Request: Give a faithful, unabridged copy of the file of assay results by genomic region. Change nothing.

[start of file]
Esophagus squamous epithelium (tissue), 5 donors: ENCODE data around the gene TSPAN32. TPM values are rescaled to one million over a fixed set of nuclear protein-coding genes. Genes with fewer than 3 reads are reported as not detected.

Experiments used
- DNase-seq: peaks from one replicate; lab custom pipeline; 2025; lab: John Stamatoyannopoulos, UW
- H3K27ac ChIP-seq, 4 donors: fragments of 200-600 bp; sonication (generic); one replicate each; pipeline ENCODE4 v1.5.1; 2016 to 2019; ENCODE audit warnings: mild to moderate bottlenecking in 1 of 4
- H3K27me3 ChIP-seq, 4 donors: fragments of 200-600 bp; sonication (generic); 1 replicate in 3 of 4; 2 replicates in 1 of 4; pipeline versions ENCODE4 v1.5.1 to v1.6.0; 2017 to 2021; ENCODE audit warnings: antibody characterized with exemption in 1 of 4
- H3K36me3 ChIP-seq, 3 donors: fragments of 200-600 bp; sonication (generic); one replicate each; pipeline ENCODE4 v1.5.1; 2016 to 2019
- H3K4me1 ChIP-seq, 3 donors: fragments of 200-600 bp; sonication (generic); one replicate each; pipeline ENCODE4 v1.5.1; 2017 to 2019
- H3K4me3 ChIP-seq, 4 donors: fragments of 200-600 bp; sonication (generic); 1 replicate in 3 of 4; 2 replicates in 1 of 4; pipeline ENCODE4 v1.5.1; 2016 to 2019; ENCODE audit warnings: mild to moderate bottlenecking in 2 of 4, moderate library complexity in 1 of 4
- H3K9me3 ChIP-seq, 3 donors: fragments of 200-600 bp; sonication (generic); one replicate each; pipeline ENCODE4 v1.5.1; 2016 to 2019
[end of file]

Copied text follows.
Esophagus squamous epithelium (tissue), 5 donors: ENCODE data around the gene TSPAN32. TPM values are rescaled to one million over a fixed set of nuclear protein-coding genes. Genes with fewer than 3 reads are reported as not detected.

Experiments used
- DNase-seq: peaks from one replicate; lab custom pipeline; 2025; lab: John Stamatoyannopoulos, UW
- H3K27ac ChIP-seq, 4 donors: fragments of 200-600 bp; sonication (generic); one replicate each; pipeline ENCODE4 v1.5.1; 2016 to 2019; ENCODE audit warnings: mild to moderate bottlenecking in 1 of 4
- H3K27me3 ChIP-seq, 4 donors: fragments of 200-600 bp; sonication (generic); 1 replicate in 3 of 4; 2 replicates in 1 of 4; pipeline versions ENCODE4 v1.5.1 to v1.6.0; 2017 to 2021; ENCODE audit warnings: antibody characterized with exemption in 1 of 4
- H3K36me3 ChIP-seq, 3 donors: fragments of 200-600 bp; sonication (generic); one replicate each; pipeline ENCODE4 v1.5.1; 2016 to 2019
- H3K4me1 ChIP-seq, 3 donors: fragments of 200-600 bp; sonication (generic); one replicate each; pipeline ENCODE4 v1.5.1; 2017 to 2019
- H3K4me3 ChIP-seq, 4 donors: fragments of 200-600 bp; sonication (generic); 1 replicate in 3 of 4; 2 replicates in 1 of 4; pipeline ENCODE4 v1.5.1; 2016 to 2019; ENCODE audit warnings: mild to moderate bottlenecking in 2 of 4, moderate library complexity in 1 of 4
- H3K9me3 ChIP-seq, 3 donors: fragments of 200-600 bp; sonication (generic); one replicate each; pipeline ENCODE4 v1.5.1; 2016 to 2019